To this answer of ours that we don’t want to open up our heart, Hashem has no choice but to turn around and leave.

But then something happens, God forbid. Illness strikes, no shidduch comes through for months, a couple goes for years without children, a family seriously struggles financially. When this occurs, we get out of bed and open the door! Now we need someone. When Hashem comes to us, we were sleeping; but now that we need Hashem, we spring into action.

Now we open the door. We look for Hashem, frantically wandering the city, but He isn’t anywhere to be found. We call out to Him, but He doesn’t answer. The guards circling the city find us wildly running and searching for God, and must contain our disorderly behavior. They beat us. We feel pain in our legs, tears streaming down our cheeks and aching in our heart. We want to send a message to Hashem, but what can we tell Him now?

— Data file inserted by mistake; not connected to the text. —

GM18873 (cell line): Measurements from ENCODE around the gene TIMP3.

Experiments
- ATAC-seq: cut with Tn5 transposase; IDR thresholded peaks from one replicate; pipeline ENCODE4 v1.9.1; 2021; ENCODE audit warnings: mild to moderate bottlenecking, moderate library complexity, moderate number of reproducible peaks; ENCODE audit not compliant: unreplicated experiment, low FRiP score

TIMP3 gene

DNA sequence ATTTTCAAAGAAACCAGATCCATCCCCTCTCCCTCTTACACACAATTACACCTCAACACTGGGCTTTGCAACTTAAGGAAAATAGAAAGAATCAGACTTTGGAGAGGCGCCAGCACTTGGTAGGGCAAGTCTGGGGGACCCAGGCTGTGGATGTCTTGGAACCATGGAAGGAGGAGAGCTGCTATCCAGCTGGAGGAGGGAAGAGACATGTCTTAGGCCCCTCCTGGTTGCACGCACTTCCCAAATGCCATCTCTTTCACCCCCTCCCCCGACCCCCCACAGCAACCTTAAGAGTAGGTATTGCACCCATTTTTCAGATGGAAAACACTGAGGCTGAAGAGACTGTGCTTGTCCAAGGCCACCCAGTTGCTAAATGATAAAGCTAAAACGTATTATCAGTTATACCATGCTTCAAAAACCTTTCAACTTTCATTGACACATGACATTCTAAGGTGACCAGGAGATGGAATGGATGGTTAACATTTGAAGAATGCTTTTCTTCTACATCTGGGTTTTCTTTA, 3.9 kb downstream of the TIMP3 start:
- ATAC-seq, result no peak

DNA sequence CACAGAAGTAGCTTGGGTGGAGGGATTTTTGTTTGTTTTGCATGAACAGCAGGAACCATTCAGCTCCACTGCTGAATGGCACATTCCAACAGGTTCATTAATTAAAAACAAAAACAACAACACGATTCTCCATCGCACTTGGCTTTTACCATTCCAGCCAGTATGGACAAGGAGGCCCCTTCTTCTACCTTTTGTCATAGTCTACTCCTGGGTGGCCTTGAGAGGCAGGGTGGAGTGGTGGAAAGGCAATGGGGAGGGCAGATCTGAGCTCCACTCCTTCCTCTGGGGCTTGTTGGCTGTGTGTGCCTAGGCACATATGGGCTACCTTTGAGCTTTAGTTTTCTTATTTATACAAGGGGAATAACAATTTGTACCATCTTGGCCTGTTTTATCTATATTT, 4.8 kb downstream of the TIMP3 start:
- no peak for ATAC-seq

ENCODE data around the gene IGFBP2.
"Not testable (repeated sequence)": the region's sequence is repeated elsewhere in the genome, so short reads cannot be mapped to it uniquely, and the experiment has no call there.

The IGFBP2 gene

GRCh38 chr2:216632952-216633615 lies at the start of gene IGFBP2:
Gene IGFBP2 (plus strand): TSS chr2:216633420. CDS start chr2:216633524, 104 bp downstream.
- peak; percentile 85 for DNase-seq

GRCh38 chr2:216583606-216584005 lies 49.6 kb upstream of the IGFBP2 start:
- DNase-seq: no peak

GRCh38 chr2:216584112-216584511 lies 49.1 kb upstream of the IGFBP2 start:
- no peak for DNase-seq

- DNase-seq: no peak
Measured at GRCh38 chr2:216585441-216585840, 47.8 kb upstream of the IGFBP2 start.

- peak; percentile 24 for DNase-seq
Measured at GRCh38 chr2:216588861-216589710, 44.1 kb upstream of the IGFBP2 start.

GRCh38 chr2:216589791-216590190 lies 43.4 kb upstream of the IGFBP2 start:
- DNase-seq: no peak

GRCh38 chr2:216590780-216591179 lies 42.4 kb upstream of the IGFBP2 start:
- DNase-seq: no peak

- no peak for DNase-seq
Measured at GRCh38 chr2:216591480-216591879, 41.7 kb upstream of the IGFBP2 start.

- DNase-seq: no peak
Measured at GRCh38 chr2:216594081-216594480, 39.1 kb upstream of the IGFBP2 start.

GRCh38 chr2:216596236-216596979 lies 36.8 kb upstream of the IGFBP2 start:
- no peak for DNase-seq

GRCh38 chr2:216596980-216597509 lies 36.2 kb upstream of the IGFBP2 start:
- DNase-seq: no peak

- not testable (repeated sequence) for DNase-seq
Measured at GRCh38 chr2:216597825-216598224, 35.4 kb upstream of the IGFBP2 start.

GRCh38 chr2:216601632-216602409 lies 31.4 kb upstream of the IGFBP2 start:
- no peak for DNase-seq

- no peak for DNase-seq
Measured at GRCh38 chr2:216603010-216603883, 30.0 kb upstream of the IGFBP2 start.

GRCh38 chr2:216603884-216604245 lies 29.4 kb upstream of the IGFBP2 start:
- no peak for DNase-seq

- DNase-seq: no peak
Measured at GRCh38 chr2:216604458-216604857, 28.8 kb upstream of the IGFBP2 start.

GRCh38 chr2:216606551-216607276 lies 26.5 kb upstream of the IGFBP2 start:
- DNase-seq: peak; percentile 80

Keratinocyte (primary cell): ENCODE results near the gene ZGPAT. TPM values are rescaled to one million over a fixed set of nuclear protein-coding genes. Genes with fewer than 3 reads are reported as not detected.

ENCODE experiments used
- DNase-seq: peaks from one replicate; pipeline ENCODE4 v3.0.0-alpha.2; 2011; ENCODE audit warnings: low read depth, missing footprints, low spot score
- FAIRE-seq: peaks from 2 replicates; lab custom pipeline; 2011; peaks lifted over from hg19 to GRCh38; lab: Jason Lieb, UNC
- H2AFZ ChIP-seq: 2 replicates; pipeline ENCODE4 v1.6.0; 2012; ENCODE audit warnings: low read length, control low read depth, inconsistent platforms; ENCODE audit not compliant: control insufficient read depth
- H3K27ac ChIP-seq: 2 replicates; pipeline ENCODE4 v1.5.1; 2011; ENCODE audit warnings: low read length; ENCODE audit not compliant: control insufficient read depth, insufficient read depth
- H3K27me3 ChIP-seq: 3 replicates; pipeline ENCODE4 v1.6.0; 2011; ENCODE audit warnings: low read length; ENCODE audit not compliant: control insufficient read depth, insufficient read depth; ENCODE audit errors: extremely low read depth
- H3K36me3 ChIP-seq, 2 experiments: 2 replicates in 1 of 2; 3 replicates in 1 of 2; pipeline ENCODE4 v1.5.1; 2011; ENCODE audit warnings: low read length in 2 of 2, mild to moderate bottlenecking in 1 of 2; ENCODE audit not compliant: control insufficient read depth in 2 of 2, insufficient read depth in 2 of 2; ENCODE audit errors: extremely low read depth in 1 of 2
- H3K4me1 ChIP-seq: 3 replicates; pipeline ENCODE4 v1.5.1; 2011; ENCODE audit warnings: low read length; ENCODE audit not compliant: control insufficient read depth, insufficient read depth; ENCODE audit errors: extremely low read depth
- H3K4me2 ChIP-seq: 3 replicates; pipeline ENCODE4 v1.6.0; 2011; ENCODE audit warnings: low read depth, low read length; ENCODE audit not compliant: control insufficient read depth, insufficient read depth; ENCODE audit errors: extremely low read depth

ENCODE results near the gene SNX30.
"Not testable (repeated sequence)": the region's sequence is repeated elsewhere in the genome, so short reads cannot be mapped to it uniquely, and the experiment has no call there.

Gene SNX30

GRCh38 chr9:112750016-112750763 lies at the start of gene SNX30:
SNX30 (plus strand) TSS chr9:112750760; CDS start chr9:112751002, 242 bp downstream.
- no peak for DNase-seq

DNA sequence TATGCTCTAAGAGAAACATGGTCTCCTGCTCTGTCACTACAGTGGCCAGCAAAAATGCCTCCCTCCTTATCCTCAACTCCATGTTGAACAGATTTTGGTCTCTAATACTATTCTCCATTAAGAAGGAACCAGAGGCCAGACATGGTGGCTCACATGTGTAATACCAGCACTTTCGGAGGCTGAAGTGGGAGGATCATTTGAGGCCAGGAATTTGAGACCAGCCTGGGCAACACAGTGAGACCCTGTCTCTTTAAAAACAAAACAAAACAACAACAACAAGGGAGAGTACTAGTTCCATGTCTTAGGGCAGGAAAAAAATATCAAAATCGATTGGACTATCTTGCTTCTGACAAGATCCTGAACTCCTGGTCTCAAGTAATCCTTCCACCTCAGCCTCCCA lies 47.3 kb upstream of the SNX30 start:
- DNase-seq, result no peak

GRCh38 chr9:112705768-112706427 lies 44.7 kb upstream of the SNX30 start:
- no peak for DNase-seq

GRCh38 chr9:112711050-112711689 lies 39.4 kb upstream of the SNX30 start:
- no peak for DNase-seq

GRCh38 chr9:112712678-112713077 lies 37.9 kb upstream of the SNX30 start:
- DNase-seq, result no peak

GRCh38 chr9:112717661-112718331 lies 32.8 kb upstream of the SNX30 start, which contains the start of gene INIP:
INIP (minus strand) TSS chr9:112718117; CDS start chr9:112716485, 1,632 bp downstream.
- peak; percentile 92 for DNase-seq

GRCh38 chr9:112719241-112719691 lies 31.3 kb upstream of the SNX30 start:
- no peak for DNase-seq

Should we pout and cry out with tears, “I’m sorry … Forgive me!” No. That’s not it. It doesn’t work, Shlomo Hamelech tells us.

Rather, do the following. Approach the daughters of Jerusalem and say, “Swear to me that if you find My beloved, Hashem, tell him, ‘I am sick in love with You.’” Don’t tell Hashem that you are bad, that you did something wrong. Don’t tell him that you need His forgiveness, and that You want Him to help you. Just tell God one thing: I am sick in love with You.